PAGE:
It was a historic moment , nominally, at least. At noon on November 21, 1922, 87-year-old Rebecca Felton rose from her seat at the back of the Senate chamber. “The grand old lady,” as papers from the time referred to her, was swimming in garments flowing black skirts and billowing bonnet as she made her way down the aisle with Senator William Harris of Georgia. Once she arrived at the vice president’s desk, she was sworn in as the first female senator an office she would hold for a single day.
Felton’s appointment, which seems at first glance to be an important milestone for women, turned out to be an empty gesture. Her appointment proved to be a ploy by the Georgia governor, Thomas Hardwick, to advance his own career. The story of Rebecca Felton reveals that the arc of justice is long, prone to backpedaling and sometimes an outright mirage.
Rebecca Felton came into politics the only way women could at the time — playing a peripheral role supporting men. Felton was born to wealthy parents in DeKalb County, Georgia, in 1835. She married William Felton, a state legislator and physician, shortly after college at Madison Female College, where she was top of her class. She gave birth to five children, only one of whom survived into adulthood. When her husband ran for Congress in 1874, she became his campaign manager. Once he was elected, she played the role of de facto adviser, writing speeches and articles in his name.
Though Felton’s appointment was a breakthrough for women’s enfranchisement, her record on the enfranchisement of others was mixed at best. She held some progressive ideas: she was an ardent defender of women’s suffrage and opposed the convict leasing program that allowed companies to rent prisoners in what was essentially glorified slavery. But many of her other ideas were violently racist. Felton crusaded against the “threat” of black men, once remarking in a speech, “If it takes lynching to protect women’s dearest possession from drunken, ravening beasts, then I say lynch a thousand a week.”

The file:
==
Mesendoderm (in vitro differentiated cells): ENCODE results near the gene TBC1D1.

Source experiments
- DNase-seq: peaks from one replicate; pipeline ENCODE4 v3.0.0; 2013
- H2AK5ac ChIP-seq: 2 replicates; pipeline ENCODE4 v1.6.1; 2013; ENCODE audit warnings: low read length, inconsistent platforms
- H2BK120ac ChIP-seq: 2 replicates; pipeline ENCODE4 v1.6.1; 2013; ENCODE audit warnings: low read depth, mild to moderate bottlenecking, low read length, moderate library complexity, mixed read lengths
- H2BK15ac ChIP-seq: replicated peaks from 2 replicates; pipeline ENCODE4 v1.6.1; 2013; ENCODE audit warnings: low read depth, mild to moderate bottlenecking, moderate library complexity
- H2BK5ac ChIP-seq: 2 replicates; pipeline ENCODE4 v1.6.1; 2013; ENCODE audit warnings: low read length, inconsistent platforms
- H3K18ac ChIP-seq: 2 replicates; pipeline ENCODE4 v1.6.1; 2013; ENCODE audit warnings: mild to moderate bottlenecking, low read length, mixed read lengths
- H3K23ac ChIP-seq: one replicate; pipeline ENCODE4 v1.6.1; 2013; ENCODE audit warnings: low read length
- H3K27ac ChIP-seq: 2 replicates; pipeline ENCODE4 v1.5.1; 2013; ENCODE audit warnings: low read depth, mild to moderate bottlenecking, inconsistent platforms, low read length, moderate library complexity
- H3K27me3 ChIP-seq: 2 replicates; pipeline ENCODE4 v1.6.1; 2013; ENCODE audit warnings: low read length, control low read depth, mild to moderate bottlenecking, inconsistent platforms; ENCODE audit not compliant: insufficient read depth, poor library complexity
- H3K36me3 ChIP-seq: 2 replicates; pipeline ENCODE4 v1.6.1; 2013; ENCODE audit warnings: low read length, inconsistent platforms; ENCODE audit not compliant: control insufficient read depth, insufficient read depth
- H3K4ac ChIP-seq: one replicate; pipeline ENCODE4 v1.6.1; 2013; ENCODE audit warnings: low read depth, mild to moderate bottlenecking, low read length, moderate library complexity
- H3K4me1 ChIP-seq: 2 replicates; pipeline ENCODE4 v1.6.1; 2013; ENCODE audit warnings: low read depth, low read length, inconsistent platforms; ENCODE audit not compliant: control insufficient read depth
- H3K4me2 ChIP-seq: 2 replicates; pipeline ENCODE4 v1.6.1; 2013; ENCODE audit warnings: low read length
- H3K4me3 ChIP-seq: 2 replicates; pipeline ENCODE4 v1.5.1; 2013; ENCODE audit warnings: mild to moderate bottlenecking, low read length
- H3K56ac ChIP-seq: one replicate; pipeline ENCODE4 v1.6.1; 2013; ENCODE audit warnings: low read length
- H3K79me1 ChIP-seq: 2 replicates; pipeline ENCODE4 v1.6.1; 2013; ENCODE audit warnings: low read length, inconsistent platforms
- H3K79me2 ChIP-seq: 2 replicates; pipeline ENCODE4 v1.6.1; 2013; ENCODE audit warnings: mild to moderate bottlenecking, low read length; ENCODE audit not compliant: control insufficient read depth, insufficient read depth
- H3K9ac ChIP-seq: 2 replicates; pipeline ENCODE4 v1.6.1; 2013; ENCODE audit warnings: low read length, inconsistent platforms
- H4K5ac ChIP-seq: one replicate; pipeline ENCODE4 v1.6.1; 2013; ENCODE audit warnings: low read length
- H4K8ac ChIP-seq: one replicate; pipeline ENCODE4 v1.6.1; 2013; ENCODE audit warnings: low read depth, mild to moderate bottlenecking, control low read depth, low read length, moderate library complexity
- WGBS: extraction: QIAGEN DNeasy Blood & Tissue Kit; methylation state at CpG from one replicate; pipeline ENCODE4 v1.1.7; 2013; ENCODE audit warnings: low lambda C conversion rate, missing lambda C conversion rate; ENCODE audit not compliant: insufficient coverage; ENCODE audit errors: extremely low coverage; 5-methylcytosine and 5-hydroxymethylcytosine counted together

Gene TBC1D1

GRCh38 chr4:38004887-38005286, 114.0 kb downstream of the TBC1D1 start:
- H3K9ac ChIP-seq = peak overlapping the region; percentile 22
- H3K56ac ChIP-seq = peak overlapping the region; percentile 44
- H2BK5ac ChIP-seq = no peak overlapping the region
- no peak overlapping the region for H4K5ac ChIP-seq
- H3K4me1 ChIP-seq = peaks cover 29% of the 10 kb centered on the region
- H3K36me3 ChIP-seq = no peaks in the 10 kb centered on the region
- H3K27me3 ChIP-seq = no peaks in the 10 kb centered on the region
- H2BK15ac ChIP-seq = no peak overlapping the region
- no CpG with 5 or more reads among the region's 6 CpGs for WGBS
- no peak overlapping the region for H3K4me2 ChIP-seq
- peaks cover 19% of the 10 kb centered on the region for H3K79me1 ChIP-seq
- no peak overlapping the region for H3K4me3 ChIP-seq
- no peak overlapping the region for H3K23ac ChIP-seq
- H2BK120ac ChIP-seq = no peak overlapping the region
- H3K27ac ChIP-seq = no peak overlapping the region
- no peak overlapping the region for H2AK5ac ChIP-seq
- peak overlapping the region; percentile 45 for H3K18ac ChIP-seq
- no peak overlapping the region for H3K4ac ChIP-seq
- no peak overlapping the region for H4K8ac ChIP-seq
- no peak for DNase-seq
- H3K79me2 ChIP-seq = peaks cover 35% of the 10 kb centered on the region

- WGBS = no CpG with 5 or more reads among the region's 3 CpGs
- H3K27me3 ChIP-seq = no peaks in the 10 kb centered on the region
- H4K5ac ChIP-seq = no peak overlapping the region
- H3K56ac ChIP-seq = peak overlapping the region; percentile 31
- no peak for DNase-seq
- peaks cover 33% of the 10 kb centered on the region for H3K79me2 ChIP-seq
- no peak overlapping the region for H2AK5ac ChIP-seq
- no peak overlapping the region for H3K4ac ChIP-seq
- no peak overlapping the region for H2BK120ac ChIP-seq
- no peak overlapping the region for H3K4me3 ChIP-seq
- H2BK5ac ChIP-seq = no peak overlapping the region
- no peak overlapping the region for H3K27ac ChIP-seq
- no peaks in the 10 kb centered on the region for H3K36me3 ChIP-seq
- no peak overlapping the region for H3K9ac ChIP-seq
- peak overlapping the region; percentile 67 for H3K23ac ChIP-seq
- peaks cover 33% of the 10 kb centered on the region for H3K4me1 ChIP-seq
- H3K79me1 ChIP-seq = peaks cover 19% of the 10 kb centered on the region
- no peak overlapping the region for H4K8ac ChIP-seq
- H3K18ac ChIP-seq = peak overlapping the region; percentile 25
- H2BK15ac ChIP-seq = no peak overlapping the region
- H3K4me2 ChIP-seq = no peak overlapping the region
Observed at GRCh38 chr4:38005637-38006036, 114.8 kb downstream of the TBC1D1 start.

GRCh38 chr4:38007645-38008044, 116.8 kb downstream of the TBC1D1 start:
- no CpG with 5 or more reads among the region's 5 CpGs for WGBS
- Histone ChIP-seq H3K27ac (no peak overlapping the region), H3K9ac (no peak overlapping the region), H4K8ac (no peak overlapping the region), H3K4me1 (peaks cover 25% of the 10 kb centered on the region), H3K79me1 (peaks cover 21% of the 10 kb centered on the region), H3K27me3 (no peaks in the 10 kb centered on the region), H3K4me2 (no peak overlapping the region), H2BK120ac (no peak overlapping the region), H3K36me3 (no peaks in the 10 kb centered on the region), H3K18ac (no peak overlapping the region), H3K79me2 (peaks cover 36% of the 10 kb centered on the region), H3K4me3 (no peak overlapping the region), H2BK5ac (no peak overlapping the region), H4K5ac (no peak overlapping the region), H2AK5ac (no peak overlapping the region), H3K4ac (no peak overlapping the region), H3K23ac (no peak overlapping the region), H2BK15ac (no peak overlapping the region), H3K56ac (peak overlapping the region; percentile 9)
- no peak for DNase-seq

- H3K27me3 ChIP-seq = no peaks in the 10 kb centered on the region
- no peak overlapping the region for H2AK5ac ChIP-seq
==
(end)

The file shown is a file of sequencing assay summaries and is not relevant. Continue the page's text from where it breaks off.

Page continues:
Felton was appointed to the Senate by Governor Hardwick after sitting senator Thomas Watson died in office. Hardwick had his eye on Watson’s empty seat and considered the 87-year-old woman an unthreatening placeholder until he could assume the role. Just as important, he needed to win over the very women voters he had tried to stymie by voting against suffrage. Felton was his gesture to them — and an empty one at that, as he tacitly admitted by reassuring his base that Felton would not actually be serving, since Congress was not in session and wouldn’t be again until after the special election the next day.
After her swearing-in, Felton posed for photos, surrounded by cheering, waving women. Later she was pictured alongside congresswoman Winnifred Huck, the first wife and mother elected to Congress (and the third woman), who was serving out the rest of her late father’s term. But many were not fooled by the pomp and circumstance surrounding Felton’s appointment. As Mrs. O Miller, the president of the Pennsylvania League of Women Voters, told crowds at the league’s annual convention, “Women do not want empty honors.”
Hardwick lost the special election to his fellow Democrat Walter George. At the end of her 24 hours of public service, Felton shook hands with George and gave up her barely warmed seat. During her farewell speech, which was the only time she spoke on the floor, she turned to the vice president and made a prediction: “When the women of the country come in and sit with you, though there may be but very few in the next few years, I pledge you that you will get ability, you will get integrity of purpose, you will get exalted patriotism, and you will get unstinted usefulness.”
There were indeed very few over the coming years. Felton died in 1930, and it wasn’t until 1932 that a woman would be elected to the Senate in her own right. That year, Hattie Caraway, originally appointed to the office after her husband’s death, shocked the country by beating out six men. Despite the clear example of progress, the media, and Caraway herself, constantly made demeaning allusions to her gender — a trend that would haunt politics for decades to come. Over the coming years, women would be measured by their appearances, given little media attention, criticized for being cold or unlikable, sabotaged by sexist campaigns, and generally held to a different standard than men. Even seven decades after Felton’s one day of service, in 1992, the so-called Year of the Woman, only six women held Senate seats.